Lawrence Technological University, http://www.ltu.edu, is a private university founded in 1932 that offers more than 100 programs through the doctoral level in its Colleges of Architecture and Design, Arts and Sciences, Engineering, and Management. PayScale lists Lawrence Tech among the nation’s top 100 universities for the salaries of its graduates, and U.S. News and World Report lists it in the top tier of best Midwestern universities. Students benefit from small class sizes and a real-world, hands-on, “theory and practice” education with an emphasis on leadership. Activities on Lawrence Tech’s 107-acre campus include more than 60 student organizations and NAIA varsity sports.

The Howard Hughes Medical Institute, http://www.hhmi.org, plays a powerful role in advancing scientific research and education in the United States. Its scientists, located across the country and around the world, include 17 Nobel laureates. They have made important discoveries that advance both human health and our fundamental understanding of biology. The Institute also aims to transform science education into a creative, interdisciplinary endeavor that reflects the excitement of real research.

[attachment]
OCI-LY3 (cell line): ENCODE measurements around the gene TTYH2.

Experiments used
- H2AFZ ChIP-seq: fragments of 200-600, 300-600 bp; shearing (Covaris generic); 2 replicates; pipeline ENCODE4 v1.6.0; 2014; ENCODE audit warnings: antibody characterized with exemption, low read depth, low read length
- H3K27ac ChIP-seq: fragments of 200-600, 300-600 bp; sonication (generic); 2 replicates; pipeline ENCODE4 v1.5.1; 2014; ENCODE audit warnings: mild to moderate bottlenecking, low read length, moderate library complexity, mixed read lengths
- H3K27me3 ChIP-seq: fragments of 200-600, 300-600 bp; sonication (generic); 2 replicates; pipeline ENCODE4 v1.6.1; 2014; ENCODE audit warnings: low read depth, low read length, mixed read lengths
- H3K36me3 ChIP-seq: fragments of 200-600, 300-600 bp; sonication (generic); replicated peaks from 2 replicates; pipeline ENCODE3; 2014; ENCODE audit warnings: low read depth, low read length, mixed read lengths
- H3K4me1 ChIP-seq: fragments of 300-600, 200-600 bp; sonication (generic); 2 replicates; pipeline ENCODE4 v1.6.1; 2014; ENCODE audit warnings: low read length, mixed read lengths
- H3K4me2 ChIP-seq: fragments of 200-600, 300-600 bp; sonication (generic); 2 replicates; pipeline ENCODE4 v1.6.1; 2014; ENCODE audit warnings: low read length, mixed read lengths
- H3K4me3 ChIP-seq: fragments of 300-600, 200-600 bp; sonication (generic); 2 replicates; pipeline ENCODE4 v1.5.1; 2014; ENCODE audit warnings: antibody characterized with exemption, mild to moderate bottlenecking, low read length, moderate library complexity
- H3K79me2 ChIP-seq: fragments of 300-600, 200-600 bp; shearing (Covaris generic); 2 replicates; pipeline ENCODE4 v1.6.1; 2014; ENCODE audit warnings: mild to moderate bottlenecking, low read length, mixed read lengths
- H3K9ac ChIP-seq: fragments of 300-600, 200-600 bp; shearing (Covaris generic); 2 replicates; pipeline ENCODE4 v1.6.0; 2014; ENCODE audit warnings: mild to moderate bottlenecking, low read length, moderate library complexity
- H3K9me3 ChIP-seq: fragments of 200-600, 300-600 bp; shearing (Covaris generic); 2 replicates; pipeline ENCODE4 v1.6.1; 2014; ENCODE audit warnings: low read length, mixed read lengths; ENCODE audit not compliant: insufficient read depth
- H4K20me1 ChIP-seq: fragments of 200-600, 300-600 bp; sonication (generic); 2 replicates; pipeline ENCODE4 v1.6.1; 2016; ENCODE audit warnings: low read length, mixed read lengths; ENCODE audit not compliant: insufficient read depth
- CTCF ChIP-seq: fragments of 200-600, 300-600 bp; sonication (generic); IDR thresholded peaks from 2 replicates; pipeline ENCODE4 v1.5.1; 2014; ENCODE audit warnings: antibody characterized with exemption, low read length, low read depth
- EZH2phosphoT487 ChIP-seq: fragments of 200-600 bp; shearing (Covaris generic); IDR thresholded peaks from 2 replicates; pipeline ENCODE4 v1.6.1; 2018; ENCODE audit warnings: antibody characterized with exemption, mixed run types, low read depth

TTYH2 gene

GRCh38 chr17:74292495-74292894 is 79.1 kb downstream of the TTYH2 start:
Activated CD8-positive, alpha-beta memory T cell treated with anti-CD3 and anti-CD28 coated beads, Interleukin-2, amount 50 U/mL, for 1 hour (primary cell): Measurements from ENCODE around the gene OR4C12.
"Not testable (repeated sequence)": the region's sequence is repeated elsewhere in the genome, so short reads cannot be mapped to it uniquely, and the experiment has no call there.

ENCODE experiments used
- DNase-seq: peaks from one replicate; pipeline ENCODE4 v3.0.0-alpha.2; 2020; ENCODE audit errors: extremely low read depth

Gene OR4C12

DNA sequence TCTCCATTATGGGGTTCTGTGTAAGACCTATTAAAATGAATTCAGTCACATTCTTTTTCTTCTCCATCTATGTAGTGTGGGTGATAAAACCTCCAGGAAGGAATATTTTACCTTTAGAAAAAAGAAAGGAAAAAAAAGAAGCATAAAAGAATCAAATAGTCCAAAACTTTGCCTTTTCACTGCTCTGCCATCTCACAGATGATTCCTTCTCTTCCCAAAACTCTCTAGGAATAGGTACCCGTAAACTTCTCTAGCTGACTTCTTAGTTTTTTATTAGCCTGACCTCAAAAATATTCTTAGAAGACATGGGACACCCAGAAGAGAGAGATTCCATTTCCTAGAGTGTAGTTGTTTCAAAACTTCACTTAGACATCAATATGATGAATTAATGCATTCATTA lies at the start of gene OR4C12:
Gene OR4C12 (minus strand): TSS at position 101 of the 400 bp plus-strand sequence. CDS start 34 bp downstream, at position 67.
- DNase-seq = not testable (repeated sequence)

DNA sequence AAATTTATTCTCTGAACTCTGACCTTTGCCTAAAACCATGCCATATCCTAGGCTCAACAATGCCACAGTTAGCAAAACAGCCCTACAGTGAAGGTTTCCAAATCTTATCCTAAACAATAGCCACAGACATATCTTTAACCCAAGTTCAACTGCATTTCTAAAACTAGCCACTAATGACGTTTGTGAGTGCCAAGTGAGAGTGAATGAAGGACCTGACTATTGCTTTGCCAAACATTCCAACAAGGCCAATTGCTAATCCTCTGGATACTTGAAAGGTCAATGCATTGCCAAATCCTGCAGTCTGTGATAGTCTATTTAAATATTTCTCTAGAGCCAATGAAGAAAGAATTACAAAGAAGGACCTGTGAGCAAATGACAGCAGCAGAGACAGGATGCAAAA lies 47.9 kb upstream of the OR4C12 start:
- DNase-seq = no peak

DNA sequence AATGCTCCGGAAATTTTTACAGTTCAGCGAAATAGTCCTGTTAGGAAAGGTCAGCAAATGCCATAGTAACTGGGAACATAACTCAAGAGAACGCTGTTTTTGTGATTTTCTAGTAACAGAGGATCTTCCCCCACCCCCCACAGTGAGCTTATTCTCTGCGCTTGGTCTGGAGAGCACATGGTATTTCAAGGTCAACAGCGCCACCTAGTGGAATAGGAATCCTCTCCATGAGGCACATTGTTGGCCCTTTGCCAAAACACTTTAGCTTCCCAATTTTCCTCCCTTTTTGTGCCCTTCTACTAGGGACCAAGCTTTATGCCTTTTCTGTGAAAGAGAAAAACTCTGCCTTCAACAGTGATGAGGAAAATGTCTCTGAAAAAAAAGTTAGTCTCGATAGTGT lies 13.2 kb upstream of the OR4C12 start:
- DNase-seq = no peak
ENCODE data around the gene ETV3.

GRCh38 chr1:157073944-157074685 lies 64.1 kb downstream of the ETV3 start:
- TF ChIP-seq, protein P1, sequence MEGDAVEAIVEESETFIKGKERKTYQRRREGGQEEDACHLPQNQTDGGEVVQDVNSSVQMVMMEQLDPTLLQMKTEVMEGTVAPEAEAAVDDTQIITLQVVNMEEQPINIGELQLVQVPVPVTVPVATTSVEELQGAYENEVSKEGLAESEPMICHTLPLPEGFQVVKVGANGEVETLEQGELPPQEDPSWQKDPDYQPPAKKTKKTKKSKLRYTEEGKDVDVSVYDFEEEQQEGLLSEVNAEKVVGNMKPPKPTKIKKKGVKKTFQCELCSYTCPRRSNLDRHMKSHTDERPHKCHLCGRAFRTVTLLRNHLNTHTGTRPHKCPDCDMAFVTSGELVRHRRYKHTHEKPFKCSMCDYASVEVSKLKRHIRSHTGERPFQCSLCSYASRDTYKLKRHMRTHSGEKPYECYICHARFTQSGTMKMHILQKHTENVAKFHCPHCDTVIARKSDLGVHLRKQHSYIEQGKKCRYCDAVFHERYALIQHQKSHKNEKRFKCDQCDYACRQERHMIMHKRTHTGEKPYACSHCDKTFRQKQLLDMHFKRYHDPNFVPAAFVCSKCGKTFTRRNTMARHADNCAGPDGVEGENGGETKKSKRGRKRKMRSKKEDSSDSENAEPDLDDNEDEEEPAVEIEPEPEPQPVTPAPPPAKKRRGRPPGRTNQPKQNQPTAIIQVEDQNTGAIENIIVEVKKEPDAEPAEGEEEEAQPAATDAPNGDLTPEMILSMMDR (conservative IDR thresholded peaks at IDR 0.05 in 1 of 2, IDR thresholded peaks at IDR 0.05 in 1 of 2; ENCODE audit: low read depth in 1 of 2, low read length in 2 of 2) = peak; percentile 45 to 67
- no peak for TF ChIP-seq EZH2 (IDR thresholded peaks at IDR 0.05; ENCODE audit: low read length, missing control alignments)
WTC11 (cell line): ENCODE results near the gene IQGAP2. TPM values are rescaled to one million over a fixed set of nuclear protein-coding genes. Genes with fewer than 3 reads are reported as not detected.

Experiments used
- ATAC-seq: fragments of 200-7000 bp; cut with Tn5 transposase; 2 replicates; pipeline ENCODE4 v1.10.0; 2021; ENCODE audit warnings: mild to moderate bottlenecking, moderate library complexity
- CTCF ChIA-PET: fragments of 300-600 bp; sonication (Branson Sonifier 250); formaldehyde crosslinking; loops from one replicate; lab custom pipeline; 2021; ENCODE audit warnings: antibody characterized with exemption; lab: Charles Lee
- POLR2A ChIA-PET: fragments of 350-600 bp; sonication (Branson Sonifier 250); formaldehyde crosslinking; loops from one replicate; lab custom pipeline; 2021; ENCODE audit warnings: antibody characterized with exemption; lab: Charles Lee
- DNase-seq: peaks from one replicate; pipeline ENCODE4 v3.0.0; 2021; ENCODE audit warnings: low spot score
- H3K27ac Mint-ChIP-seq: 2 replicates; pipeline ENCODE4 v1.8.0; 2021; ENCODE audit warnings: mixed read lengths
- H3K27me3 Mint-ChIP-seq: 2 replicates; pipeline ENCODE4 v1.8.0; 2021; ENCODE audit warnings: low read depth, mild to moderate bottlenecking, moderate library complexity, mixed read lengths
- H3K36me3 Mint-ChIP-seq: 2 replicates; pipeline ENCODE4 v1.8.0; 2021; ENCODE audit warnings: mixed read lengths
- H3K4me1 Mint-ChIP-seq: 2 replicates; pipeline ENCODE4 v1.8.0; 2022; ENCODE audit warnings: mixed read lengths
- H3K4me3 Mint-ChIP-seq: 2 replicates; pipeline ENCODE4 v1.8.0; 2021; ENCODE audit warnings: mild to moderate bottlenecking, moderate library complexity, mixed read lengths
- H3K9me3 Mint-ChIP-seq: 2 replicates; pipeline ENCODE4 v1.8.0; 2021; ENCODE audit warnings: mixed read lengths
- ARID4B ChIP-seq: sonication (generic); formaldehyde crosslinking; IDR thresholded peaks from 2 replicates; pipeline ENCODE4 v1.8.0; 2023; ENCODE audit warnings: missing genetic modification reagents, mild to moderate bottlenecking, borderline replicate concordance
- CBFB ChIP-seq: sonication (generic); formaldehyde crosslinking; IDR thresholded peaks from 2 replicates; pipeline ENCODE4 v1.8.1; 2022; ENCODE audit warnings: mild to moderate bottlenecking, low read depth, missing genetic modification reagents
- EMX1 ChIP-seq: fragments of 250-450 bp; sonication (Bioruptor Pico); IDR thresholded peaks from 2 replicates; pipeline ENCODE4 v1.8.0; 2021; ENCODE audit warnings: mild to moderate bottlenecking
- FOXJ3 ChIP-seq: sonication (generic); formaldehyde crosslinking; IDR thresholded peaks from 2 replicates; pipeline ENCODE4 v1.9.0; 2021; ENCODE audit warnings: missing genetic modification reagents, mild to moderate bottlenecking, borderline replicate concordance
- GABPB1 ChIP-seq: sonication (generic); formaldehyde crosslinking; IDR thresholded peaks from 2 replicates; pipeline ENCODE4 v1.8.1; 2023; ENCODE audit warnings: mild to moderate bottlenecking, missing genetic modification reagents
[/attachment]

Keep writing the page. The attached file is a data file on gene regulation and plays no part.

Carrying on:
Groups Launch STEM Careers Video Showcase

HOWELL — The Michigan STEM Partnership, a statewide non-profit organization, announced a joint initiative with the Mobile Technology Association of Michigan and Inforum to collect and share videos from STEM professionals in order to enable student, parent and educator awareness of STEM careers and the opportunities they provide, and to encourage student participation in STEM careers.